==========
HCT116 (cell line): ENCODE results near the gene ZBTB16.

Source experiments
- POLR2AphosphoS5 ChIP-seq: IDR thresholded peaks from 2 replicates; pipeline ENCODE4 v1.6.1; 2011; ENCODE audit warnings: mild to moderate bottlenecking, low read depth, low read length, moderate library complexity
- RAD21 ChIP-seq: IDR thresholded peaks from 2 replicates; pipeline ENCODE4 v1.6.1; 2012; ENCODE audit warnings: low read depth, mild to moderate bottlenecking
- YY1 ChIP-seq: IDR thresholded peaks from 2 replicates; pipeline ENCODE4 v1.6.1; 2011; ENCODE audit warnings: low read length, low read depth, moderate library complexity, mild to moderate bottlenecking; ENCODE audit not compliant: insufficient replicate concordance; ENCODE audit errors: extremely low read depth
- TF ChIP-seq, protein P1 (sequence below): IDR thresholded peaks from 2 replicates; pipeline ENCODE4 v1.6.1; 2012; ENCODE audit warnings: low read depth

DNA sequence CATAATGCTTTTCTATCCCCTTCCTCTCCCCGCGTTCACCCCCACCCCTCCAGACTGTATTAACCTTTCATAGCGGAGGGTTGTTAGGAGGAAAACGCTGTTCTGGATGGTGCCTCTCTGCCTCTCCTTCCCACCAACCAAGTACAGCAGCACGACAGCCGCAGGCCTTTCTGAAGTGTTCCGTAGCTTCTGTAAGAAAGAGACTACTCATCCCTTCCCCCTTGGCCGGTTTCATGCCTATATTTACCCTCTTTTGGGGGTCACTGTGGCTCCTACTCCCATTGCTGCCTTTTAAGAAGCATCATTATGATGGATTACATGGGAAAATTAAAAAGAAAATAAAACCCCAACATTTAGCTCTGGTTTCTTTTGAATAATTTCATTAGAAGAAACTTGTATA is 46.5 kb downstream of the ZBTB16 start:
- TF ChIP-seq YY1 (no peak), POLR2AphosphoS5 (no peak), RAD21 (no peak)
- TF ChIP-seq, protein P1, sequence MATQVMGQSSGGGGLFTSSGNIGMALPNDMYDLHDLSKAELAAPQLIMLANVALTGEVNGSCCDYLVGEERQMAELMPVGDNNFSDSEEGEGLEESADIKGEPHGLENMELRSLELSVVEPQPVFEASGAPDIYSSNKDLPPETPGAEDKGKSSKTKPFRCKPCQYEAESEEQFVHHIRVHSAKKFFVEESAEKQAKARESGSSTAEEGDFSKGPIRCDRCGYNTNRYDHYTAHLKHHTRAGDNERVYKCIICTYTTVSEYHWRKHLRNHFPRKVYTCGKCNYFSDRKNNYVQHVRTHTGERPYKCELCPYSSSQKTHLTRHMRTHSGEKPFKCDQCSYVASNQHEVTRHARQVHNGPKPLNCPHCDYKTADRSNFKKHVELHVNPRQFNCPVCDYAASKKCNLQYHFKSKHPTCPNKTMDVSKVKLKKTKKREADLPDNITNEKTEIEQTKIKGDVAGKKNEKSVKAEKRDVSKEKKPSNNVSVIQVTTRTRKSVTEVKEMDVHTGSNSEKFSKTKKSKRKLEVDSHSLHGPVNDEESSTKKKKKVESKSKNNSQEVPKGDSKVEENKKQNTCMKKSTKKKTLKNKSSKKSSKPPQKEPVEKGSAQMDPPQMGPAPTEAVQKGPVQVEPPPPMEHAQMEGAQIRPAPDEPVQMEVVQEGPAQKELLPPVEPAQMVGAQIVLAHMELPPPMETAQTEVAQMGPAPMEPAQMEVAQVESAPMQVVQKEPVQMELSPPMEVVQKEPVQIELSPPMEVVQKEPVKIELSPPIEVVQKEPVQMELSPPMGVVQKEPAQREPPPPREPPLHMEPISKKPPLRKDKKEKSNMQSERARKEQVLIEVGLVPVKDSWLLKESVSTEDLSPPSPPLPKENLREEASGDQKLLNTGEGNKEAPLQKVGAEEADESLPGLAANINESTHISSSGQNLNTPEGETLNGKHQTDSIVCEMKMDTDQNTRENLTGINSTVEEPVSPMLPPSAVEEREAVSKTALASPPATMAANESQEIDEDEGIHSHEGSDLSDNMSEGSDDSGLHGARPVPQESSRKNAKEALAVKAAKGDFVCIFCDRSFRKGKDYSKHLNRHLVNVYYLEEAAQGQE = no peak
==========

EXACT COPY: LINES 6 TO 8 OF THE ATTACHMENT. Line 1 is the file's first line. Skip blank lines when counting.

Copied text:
- TF ChIP-seq, protein P1 (sequence below): IDR thresholded peaks from 2 replicates; pipeline ENCODE4 v1.6.1; 2012; ENCODE audit warnings: low read depth

DNA sequence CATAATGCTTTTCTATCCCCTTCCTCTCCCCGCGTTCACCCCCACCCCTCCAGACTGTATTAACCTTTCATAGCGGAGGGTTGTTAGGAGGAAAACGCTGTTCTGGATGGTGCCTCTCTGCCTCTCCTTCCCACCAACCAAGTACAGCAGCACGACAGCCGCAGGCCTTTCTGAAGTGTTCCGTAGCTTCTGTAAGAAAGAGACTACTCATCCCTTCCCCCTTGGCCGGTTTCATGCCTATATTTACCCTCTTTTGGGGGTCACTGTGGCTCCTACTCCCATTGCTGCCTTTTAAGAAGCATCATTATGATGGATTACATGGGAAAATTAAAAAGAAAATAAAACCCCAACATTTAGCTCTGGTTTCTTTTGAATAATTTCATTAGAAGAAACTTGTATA is 46.5 kb downstream of the ZBTB16 start:
- TF ChIP-seq YY1 (no peak), POLR2AphosphoS5 (no peak), RAD21 (no peak)